In the latest version of our HuffPost Innovators Series, we've compiled some of the most interesting and promising startups from the HuffPost community.
These firms, all of which were submitted by HuffPost readers, are doing everything from a crowdsourced approach to corporate innovation -- which has attracted investment from Silicon Valley's elite -- to devising an eco-friendly solution to restaurant and food waste. One firm, which bills itself as an Expedia for personal appointments, just wants to make it easier to book a massage.
To submit an innovative entrepreneur, startup or established company, click "ADD A SLIDE" below and upload a short description and picture of the founder or business leader you'd like to nominate. (Note: Please skip the marketing jargon and keep your descriptions short.) If your story is compelling, a HuffPost staffer will contact you to learn more about your story.
Which company is the most innovative? Check out the latest edition of the HuffPost Innovators Series below:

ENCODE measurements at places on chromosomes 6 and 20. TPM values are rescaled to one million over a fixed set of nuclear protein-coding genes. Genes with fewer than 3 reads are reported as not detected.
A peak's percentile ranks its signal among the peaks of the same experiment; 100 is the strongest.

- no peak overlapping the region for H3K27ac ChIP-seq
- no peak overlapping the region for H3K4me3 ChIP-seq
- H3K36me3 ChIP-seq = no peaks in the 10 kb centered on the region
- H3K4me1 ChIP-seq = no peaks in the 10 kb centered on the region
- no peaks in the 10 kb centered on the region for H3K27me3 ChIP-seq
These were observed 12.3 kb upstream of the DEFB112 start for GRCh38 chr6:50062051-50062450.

Number of Employees: 5 Based In: Santa Monica, California Founded: 2009 Funded By: Self-funded Audacious Five-Year Plan: To become the global leader in "micro-equity" Intended to help struggling entrepreneurs, microfinance loans can end up being a burden. A new nonprofit wants to offer startups that have previously borrowed from microfinance providers with interest-free funds -- on the condition they reinvest in their community. "The fact is, a microfinance client is not going to take risks with their business or be incredibly creative in selling their products because they are so concerned with repaying their loans and the interest on them every two weeks or every month," says Shivani Siroya, who in late 2009 founded InVenture Fund, a firm that calls itself a "micro-venture capital fund." InVenture's clients are existing microfinance borrowers with a proven track record -- they've been taking out micro-loans for at least 3-5 years and they have at least a 98 percent repayment rate. "Traditional microfinance is really for the startups or for early stage companies," explains Siroya, "but we're working with businesses not to start, but to expand." InVenture lets anyone contribute "micro-investments" to entrepreneurs who get the funds as interest-free loans. Without the burden of interest payments eating into their profits, struggling entrepreneurs can focus on how to "expand their business into new territories, and create a marketplace where others can succeed." The latter is accomplished by requiring InVenture's clients to reinvest 5 percent of their profits back into their local community in such areas as clean water and education. (Investors who are repaid by InVenture clients can either re-invest in other businesses or put their money back into the original business.) "Good capital can grow businesses, and good businesses can grow communities," Siroya points out. To test the model, the InVenture team invested its own capital in 35 entrepreneurs in communities in Ghana, Mali and India. Over the last six months, all of the entrepreneurs they invested with have paid back the principal, generated a profit and reinvested 5 percent of their profits back into their community. With the first three pilot programs complete, the InVenture team has moved on to Mexico and is now using everyday people to help them with its model. Today, anyone can use InVenture's web platform to lend as little as $25 to entrepreneurs like Griselda Flores, who runs a "highly profitable" medical analysis lab clinic in Milpa Alta, Mexico, or Armando Saavedra, who runs an eco-friendly flower business in Mexico City. "People can be directly invested with these business owners. So now you're a part of that success story, and when a business owner makes profit you get your money back." And in the not too distant future Siroya plans to launch a U.S. pilot. -- Nathaniel Cahners Hindman Submitted by HuffPost User: teefeena:InVenture Fund (www.inventurefund.org) is an online platform that connects socially conscious investors to entrepreneurs in under-served communities. Their theory of change is simple: Give entrepreneurs the resources for real financial and social growth, and they'll lift not just themselves but their communities out of poverty.